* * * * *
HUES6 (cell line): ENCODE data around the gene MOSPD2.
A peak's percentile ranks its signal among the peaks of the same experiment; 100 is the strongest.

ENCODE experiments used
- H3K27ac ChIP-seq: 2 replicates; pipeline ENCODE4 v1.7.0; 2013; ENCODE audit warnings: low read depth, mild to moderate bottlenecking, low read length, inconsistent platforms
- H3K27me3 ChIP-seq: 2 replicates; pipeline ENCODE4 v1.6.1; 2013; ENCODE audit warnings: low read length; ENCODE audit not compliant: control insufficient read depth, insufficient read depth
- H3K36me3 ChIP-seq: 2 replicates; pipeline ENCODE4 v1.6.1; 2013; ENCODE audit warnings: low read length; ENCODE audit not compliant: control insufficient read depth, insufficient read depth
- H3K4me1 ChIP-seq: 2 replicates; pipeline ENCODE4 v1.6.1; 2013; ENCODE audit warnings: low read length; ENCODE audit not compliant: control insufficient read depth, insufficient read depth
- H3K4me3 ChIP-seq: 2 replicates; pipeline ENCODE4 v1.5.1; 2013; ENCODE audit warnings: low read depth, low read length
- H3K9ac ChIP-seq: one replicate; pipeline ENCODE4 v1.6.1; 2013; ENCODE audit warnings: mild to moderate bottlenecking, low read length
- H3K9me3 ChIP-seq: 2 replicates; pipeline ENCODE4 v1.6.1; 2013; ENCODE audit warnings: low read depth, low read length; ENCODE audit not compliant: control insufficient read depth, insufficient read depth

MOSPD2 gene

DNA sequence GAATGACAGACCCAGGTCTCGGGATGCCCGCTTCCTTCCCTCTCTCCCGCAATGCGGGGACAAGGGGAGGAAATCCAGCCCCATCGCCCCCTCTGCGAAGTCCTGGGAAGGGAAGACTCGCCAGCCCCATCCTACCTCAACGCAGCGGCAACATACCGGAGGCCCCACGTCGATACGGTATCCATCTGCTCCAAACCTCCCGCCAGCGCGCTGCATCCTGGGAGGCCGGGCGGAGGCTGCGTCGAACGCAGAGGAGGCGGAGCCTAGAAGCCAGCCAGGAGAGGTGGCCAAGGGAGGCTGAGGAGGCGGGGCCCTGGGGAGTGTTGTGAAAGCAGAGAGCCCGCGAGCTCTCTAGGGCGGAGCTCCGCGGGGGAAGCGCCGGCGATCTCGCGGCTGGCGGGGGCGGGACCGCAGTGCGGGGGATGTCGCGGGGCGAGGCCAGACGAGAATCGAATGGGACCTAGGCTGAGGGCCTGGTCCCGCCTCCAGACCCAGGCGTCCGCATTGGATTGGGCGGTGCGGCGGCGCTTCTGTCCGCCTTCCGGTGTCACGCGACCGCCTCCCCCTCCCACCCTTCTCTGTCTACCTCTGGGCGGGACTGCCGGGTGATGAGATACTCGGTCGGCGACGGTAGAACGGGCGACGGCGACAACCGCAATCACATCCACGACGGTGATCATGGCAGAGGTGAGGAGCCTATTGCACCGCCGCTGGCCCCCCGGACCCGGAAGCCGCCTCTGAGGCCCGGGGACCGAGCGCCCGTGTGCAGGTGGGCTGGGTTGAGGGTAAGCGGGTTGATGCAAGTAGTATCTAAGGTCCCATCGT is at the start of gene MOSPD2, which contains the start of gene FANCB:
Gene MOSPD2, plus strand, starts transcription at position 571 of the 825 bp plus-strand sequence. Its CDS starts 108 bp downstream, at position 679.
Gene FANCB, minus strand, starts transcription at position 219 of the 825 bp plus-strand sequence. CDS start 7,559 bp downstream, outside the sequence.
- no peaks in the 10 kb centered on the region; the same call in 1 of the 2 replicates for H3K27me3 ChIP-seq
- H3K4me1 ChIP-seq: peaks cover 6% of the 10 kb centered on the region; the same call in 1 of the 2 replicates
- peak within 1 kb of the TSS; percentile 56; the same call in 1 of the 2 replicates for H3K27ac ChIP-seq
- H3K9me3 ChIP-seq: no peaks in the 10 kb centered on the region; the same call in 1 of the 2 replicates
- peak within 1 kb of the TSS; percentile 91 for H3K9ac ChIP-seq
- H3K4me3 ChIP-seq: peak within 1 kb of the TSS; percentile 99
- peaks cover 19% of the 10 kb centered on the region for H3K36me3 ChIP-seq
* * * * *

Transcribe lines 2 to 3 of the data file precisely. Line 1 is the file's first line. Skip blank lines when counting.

A peak's percentile ranks its signal among the peaks of the same experiment; 100 is the strongest.

ENCODE experiments used